â€œWe bundle the power supply so the installer will use the proper components,â€ reveals Ramon Duran, vice president of product development for GVI Samsung, Dallas. â€œWe do that with 12-volt systems. With the polarity wrong, you may destroy or damage the product.â€
Although he thinks kits are too limiting, Gary Perlin, vice president of video products at Speco Technologies, Amityville, N.Y., concedes that his company still supplies high-quality kits for some customers.
â€œWe put together DVR kits of higher quality equipment, not the low-end type,â€ Perlin emphasizes. These include good DVRs, high-resolution color monitors, four good cameras, lenses, mounts and other accessories.
â€œWe donâ€™t put cable in the kits â€“ cable is too limiting,â€ he insists. â€œWe leave the cabling up to them, since weâ€™re working with professional equipment. It is a kit, but it is not a kit in the typical sense of being a kit.
â€œWe do put together kits for distributors, and they know their customers,â€ Perlin notes. Each distributorsâ€™ kits are assembled to different specifications that are used â€œto get people in the door â€“ people very seldom buy the kit,â€ he maintains.
â€œWe sold eight different kits one year ago, and that is now down to two because theyâ€™re in the catalog,â€ Perlin stresses. â€œWe do sell a decent quantity of entry-level [kits]. As long as distributors keep asking, we will do it.
Transmission equipment manufacturer NVT, Menlo Park, Calif., is familiar with the concept of video surveillance kits, although the company does not currently sell any kits. â€œKitting is a way to one-stop shop and sometimes is about convenience more than price,â€ asserts Guy Apple, NVTâ€™s vice president marketing.
Simplifying specification and delivery of video surveillance systems by using kits, bundling or group pricing can help facilitate efficient installations for security dealers and systems integrators, especially those developing their video expertise.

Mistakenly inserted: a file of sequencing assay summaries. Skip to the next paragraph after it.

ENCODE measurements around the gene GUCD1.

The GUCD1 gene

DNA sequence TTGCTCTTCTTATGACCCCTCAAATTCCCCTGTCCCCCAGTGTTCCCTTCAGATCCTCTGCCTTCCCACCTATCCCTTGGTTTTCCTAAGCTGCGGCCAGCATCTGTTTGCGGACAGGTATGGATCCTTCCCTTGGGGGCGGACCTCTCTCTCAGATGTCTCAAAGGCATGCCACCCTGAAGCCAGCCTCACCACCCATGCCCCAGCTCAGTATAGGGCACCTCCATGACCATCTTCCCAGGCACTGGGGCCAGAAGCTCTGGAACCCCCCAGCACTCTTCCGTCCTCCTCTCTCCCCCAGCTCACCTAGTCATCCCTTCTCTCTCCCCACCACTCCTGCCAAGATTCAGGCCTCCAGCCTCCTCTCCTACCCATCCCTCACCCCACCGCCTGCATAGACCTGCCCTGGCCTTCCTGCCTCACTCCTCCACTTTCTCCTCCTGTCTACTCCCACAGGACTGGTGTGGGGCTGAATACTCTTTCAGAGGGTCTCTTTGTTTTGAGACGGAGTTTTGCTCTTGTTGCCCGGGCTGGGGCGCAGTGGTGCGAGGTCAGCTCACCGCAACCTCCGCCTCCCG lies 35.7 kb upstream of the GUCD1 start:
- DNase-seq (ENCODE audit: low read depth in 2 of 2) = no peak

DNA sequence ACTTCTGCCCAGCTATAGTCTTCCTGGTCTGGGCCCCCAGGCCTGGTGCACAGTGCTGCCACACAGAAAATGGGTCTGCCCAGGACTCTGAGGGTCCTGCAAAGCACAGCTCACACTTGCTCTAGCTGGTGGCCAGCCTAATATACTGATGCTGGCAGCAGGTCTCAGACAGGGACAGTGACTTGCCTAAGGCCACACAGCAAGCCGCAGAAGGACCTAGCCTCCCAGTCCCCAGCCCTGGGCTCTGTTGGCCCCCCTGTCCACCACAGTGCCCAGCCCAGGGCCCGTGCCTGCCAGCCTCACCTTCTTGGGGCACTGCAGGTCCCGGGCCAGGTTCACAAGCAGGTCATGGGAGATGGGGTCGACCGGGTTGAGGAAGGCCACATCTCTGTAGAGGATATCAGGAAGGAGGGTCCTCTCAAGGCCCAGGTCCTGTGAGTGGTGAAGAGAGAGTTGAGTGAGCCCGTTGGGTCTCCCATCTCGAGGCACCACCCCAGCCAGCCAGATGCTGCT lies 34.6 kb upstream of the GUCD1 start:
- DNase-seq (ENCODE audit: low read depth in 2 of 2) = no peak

Sidebar: How Your Distributors Can HelpDistributors sometimes have kits assembled for them from the products of participating manufacturers. Other times, the distributor may assemble its own kit based on a dealerâ€™s specifications.
Tri-Ed Distribution, Woodbury, N.Y., has systems specialists that help security dealers and systems integrators put together kits for specific jobs.
â€œTypically the dealer will come in with a specification from his client, and heâ€™ll rely on us to put together the appropriate camera, power supply, lens, DVR and camera configuration that they will need to complete the job,â€ reports Pat Comunale, Tri-Edâ€™s COO.
â€œThe advantage is when he gets out to the job site, he knows everything will work, and heâ€™s not going to have to go back for a part that wasnâ€™t configured in the system,â€ Comunale explains.
He thinks kits are being used by dealers and integrators with long experience and those adding video surveillance to their service offerings. â€œI think weâ€™re getting calls from both kinds of dealers â€” guys who donâ€™t have the expertise in the field and those who do have expertise but are looking for different solutions,â€ Comunale asserts.
ADI, Melville, N.Y., has all sizes of customers for its â€œconsists-ofâ€ kits. These are not usually physically packaged in one box but are listed and priced together as a kit in the distributorâ€™s computer system and can be shipped at the same time.
â€œTypically, itâ€™s a guy whoâ€™s doing some sort of mass marketing trying to sell these systems across the country and have contractors all over the country,â€ explains Nick LaBella, ADIâ€™s director of product management.
The equipment is shipped to a local contractor, who does the installing. â€œItâ€™s someone whoâ€™s looking to do volume using some type of mass marketing â€“ door-knocking, cold-calling, trying to keep it cookie-cutter so the systems are similar and they can train the contractors all on one type of product.â€
Larger installing companies may lease kits to customers for a number of years. Other customers for kits are small security dealers, perhaps those with experience in alarm and fire protection systems who are just getting into video surveillance and havenâ€™t yet developed the in-house expertise to specify systems, LaBella says.
ADIâ€™s â€œconsists-ofâ€ kits frequently feature discounts over the same products sold separately. Kits often include four of any of four types of cameras, an LCD flat-screen monitor and a DVR so dealers can mix and match types of cameras for different lighting conditions. Wire, connectors and power supplies may not be included.
â€œWhat we try to do is bullet or dome cameras â€“ a self-unitized device so everything is built into it â€“ the camera, lens, bracket and housing,â€ LaBella notes. â€œThis is not a standard item for us â€“ itâ€™s just through the course of the year, we entertain offers from vendors to do kits.â€
He estimates ADI offers only about a dozen kits annually. â€œThey are instigated by one vendor, unless I see something that is good, I may have to go to two suppliers, but typically I like to keep it with one supplier,â€ he emphasizes.